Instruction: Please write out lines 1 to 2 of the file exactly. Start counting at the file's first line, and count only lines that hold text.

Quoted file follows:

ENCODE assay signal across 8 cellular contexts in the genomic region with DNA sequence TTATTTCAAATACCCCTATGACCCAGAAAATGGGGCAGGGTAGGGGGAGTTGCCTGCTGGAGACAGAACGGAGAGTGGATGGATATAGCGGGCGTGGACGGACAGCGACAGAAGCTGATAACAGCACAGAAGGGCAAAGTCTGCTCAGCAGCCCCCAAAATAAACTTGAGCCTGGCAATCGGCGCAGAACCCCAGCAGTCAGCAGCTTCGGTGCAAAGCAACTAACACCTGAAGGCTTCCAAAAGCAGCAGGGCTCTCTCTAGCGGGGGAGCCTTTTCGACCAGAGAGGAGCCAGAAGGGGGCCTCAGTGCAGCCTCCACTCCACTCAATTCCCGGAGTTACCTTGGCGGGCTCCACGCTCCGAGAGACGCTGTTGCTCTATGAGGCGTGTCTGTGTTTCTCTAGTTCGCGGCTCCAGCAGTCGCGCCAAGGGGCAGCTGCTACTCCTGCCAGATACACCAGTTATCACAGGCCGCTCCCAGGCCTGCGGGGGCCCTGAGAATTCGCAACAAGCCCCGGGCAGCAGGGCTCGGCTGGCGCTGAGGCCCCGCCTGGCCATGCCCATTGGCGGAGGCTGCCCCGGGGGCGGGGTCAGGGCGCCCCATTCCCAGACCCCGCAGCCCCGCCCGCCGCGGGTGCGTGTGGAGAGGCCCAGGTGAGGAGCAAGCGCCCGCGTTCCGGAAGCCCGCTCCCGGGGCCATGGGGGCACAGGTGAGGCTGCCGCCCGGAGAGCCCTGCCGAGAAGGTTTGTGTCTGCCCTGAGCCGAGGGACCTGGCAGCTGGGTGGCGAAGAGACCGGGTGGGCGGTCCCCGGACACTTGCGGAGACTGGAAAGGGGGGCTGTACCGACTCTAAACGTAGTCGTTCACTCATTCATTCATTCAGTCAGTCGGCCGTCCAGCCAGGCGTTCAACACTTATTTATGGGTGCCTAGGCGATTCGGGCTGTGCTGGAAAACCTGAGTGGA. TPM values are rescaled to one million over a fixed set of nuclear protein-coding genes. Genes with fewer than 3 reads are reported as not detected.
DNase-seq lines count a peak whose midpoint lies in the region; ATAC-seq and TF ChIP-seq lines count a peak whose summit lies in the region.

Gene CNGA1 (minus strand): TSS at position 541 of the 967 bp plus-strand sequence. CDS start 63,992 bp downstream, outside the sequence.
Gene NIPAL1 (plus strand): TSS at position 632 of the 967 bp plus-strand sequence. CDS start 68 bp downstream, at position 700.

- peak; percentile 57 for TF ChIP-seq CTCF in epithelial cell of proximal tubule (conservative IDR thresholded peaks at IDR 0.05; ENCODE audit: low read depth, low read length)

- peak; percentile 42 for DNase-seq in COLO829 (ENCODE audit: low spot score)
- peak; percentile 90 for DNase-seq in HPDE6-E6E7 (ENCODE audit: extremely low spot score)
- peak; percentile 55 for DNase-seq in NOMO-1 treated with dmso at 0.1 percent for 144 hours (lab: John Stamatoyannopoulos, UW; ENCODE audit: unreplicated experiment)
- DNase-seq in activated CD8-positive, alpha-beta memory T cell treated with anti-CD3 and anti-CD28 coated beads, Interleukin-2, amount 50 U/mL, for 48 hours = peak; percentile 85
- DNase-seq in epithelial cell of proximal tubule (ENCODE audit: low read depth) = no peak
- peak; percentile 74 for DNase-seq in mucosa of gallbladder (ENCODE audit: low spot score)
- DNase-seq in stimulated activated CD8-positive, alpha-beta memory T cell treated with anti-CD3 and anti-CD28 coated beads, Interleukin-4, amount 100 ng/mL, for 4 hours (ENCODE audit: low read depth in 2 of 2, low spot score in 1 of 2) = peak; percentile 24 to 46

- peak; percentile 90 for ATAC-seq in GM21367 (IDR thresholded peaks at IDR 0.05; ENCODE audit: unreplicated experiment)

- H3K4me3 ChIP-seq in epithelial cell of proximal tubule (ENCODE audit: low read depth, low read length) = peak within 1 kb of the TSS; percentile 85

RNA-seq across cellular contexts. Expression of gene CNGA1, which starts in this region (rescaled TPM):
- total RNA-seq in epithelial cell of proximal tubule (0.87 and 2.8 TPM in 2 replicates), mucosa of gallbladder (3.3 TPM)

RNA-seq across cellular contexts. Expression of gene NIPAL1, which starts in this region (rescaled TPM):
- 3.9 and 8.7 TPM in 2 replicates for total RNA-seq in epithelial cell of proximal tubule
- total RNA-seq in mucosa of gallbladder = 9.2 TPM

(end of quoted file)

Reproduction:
ENCODE assay signal across 8 cellular contexts in the genomic region with DNA sequence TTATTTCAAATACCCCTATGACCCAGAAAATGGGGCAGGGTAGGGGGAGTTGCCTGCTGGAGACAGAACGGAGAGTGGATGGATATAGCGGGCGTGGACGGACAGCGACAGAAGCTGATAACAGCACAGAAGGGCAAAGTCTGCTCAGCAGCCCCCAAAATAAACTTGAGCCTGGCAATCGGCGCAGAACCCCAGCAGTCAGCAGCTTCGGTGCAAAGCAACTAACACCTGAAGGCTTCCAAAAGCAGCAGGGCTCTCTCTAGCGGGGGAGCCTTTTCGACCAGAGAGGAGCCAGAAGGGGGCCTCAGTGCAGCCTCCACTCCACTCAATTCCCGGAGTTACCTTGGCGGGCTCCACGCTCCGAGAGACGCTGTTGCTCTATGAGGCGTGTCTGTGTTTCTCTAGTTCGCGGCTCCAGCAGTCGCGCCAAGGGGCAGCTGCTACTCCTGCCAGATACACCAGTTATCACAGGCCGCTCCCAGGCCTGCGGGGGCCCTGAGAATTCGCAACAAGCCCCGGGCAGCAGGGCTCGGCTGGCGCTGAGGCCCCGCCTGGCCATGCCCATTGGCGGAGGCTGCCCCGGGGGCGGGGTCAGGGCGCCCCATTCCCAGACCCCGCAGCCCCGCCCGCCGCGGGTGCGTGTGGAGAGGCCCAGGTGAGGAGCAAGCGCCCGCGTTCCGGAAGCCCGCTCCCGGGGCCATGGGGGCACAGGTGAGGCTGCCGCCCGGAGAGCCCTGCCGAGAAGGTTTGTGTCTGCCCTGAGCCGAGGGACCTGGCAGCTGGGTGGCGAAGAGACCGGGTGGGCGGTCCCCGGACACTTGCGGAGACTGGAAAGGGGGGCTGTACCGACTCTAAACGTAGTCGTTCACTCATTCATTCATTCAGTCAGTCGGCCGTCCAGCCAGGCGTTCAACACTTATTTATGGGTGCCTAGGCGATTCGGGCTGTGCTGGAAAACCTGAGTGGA. TPM values are rescaled to one million over a fixed set of nuclear protein-coding genes. Genes with fewer than 3 reads are reported as not detected.
DNase-seq lines count a peak whose midpoint lies in the region; ATAC-seq and TF ChIP-seq lines count a peak whose summit lies in the region.